Showing Buddhist wisdom through film is the underlying concept of International Buddhist Film Festival 2012 Bangkok (IBFF 2012), which begins tonight for invited guests at Scala before moving to public screening at SF Central World from tomorrow until Sunday.
Here are some highlights of the 33-film programme. Tickets costs 120 baht. Go to for more details.
Carte Blanche: Three monks pick films
- IBFF 2012 has asked three respected monks _ Phra Jayasaro, Phra Paisal Visalo and Phramaha Vudhijaya Vajiramedhi (V. Vajiramedhi) _ to choose films that convey strong Buddhist messages.
Phra V. Vajiramedhi chose Matsuko Delivers, a Japanese film about a penniless, nine-month pregnant woman who’s left her husband to return to the old community of her childhood (Friday, 2.30pm and Saturday, 7.20pm). Phra Paisal has chosen An Army Of Peace, the documentary that records the Dhammayetra pilgrimage in 1997 (Friday, 1.20pm and Sunday, 3.55pm). Phra Jayasaro has opted for Crazy Wisdom, the documentary that explores the life, teachings, and “crazy wisdom” of the late Chogyam Trungpa Rinpoche, a pivotal figure in bringing Tibetan Buddhism to the West (tomorrow, 7.10pm and Sunday, 2pm).
Saturday at 6.50pm and Sunday at 2.40pm
- One of legendary Korean filmmaker Im Kwon-taek’s contemporary classics, the film follows the parallel paths of two Buddhist nuns on their spiritual journey that will be an ultimate test for their faith.
Tomorrow at 6.50pm and Saturday at 2.15pm
- A punk rock veteran, now a married Buddhist priest, has a crisis of identity. This film touches on karma, self, compassion, community, impermanence, a dog, fathers and sons, relative and absolute, noise and music.
Tomorrow at 5.10pm and Friday at 7.10pm
A Nepalese nun embarks on the task of reclaiming her monastery’s money from a mysterious man in order to perform a ritual for their revered abbess. A sincere and heartwarming tale reflecting on lives in this quiet and timeless mountainous region.
Friday at 12.30pm and Saturday at 5.20pm
On her way home, a little girl is taken prisoner by boys playing Taliban militants. Everything happens in the Bamiyan valley of Afghanistan, home to the giant Buddha statues destroyed by the Taliban in 2001.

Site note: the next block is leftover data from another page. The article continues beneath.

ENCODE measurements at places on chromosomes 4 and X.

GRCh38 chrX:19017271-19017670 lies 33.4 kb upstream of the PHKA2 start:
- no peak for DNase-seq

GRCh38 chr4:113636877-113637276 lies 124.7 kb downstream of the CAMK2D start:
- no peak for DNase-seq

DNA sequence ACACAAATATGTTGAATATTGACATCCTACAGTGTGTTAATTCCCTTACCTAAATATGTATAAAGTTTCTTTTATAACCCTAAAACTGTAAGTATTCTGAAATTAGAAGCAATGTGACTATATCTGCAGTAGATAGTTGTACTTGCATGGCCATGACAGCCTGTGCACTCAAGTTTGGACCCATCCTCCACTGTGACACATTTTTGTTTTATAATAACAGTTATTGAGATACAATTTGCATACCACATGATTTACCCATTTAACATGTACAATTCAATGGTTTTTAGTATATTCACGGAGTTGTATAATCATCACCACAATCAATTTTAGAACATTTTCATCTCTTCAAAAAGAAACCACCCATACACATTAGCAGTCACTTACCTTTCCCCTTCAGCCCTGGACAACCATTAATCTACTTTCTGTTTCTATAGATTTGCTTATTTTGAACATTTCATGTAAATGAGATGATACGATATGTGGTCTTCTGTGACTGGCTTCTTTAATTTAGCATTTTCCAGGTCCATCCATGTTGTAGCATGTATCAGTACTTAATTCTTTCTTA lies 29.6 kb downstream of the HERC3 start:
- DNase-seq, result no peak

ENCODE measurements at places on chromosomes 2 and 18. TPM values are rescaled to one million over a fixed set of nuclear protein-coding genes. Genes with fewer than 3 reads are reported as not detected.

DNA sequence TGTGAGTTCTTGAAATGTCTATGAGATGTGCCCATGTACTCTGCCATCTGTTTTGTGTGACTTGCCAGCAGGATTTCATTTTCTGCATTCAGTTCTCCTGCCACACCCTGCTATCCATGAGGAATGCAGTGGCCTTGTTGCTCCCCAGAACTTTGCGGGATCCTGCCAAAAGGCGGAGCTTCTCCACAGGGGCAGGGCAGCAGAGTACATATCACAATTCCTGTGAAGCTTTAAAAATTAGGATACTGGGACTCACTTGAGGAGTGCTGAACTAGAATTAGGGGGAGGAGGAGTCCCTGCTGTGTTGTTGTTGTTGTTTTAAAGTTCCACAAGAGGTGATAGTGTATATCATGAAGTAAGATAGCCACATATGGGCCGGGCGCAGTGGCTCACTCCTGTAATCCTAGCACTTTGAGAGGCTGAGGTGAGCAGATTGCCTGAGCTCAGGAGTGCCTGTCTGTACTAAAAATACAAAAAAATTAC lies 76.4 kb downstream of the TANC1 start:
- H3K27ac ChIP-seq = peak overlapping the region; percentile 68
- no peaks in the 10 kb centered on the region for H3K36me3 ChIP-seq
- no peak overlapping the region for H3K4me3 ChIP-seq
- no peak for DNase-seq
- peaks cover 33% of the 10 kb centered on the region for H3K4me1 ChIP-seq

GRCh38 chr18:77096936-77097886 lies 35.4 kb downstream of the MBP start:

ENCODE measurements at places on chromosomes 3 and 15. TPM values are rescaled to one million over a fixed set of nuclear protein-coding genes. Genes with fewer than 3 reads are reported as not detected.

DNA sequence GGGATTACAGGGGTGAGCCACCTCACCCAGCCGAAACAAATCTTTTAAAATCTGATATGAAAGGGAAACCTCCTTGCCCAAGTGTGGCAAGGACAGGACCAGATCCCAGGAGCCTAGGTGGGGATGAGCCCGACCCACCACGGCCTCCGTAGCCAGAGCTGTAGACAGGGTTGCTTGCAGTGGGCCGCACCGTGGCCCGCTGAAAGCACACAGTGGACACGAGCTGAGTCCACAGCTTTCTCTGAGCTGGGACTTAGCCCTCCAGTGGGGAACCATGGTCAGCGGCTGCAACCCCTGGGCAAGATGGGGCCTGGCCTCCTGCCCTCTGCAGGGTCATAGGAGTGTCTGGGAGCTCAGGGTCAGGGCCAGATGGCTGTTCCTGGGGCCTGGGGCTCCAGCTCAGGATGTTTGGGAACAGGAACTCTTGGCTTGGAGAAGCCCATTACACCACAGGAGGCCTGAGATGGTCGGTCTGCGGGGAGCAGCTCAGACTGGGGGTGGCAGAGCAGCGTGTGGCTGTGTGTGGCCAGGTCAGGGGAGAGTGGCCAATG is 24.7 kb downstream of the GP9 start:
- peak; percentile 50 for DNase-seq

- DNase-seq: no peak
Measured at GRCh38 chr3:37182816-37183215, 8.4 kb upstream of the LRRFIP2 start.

Friday at 5.15pm and Saturday at 12.40pm
Directed by leading Chinese female filmmaker Li Yu, the film follows the lives of three young people living in Chengdu, a region still recovering from the great earthquake. The film stars popular Chinese actress Fan Bingbing.
Tomorrow at 5.20pm and Sunday at 7.30pm
This 1957 film from Sri Lanka tells the story of Cyrill, a man dissatisfied with his introverted fiancee Sujatha. He starts a relationship with the more outgoing Sarojini and gets her pregnant. Sujatha meanwhile is fascinated by a wandering Buddhist monk.
Friday at 4pm and Sunday at 11am.
Famed Myanmar director U Thu Ka adapted the 1966 Hollywood film Madame X (directed by David Lowell Rich and starring Lana Turner) and put in traditional Buddhist wisdoms. The story concerns a doctor who falls in love with a woman but is thwarted by her family when they find out about his lowly origin.
Friday at 7.20pm and Saturday at 3pm.
Young director Gunparwitt Phuwadolwisid’s debut film, Three Marks Of Existence, is a road comedy about a young man who, facing various problems in his life, takes on a pilgrimage to India. Also, three well-known Thai directors have been commissioned to make three new short films on the theme of Buddhism. Chookiat Sakveerakul (Love Of Siam) has made I Dreamed A Dream; Siwaroj Kongsakul (Eternity) tells the story of a family in Sang Yen; Uruphong Raksasat (Agrarian Utopia) will present In The Farm. And lastly, the festival will screen Emerald, a short experimental film by Apichatpong Weerasethakul